Before we plunge into the fray with gusto and abandon (and aplomb, of course), let’s first set the scene. A current hobby project that I’m working on with my chum Steve Manley is to create a robot head whose eyes can pan and tilt. Furthermore, the whole head will be able to pan, tilt, and lean from side to side.

For my part, I’m starting off by experimenting with simple Mini Servo-Driven Pan-and-Tilt Kits from Adafruit. Meanwhile, Steve is playing his 3D printer like a concert pianist to create a cunningly convoluted implementation the like of which I’ve never seen before (see *It’s (Almost) Alive! It’s (Almost) Alive!*).

As a first step, we are planning on using joysticks to control things by hand. Later, we will be adding sophisticated sensors, thereby allowing our robot heads to react to whatever is happening around them, like responding to the user’s facial expressions or panning round to “look” for the source of an unexpected sound.

Steve and I both invested in a pair of JH-D400X-R4 10K 4-axis joysticks, which you can find all over the place, including Amazon and eBay. These are rather tasty devices. If the truth be told, however, the “4-axis” part is a bit of artistic license on behalf of the creators of these little rascals. In reality, they are only 3-axis devices that consist of three 10 kΩ linear potentiometers (pots) and a normally open (NO) pushbutton switch on the top.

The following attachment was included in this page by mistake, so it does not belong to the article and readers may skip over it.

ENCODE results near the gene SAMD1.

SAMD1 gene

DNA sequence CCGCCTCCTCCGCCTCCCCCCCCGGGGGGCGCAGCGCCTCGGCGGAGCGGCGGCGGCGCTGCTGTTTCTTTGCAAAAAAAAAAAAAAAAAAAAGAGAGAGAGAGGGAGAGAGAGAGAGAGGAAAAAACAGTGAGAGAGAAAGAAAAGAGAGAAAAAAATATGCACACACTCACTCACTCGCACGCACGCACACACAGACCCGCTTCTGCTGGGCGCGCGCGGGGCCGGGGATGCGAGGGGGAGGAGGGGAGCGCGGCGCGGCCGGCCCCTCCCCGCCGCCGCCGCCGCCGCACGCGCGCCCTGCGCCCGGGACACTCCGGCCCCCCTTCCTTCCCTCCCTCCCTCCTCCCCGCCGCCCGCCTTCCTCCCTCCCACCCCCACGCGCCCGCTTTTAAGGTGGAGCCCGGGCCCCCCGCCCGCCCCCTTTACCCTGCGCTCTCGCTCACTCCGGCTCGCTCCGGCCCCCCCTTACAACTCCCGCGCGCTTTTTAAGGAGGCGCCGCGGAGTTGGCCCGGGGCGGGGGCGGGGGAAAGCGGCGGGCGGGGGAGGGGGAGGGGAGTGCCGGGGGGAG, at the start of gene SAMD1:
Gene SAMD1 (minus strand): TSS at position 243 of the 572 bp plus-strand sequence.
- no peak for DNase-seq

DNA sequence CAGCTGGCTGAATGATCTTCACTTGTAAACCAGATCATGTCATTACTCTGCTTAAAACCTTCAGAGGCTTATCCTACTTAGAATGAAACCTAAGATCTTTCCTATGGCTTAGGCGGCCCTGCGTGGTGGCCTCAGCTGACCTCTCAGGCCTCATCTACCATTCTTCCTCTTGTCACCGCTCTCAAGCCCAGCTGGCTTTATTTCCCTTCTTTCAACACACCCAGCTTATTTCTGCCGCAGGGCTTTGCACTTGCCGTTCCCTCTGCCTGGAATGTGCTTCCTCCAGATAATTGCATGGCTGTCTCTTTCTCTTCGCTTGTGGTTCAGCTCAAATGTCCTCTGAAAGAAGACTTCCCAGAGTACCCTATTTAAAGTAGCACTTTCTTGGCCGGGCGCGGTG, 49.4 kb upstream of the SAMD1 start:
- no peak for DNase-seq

Let’s also remind ourselves that a pot can be used as a rheostat (variable resistor) or as a voltage divider. In the case of this application, we will be using them as voltage dividers. With regard to our joysticks, the two pots we see on two of the sides respond to forward/backward and left/right motions of the joystick. The third pot, which is hidden inside, responds to our twisting the stick clockwise or anticlockwise.

I’m documenting all of this in a series of *Cool Beans* columns in *Practical Electronics*, which is the UK’s premier electronics, computing, and maker hobbyist magazine. In my column for the January 2022 issue, which will hit the streets in the first week of December, I posed a question to the readers. Since I didn’t have the space to answer that question there, I’m doing so in this Cool Beans Blog.

Let’s assume that the terminals of our pots are numbered as illustrated in Figure 2, where terminal 3 is commonly called the “wiper.” By default, the type of joystick we are using will return to its center position with respect to all three pots.

So, if we use our multimeter to measure the resistance between terminals 1 and 2, we should see a value of 10 kΩ (give or take). If we measure the resistance between the wiper and terminal 1, we should see a value of 5 kΩ (give or take), and similarly if we measure the resistance between the wiper and terminal 2.

In the case of this project, we will be connecting all six of our pots in parallel as illustrated in Figure 3. Now, before the power and ground are connected, and before the wipers are connected to analog inputs on the microcontroller, it’s not beyond the bounds of possibility that the designer might use his or her multimeter to measure the resistance between the wiper on one of the pots and whichever one of that pot’s terminals that will eventually be connected to ground. For the purposes of these discussions, let’s say this will be terminal 2 (Figure 4).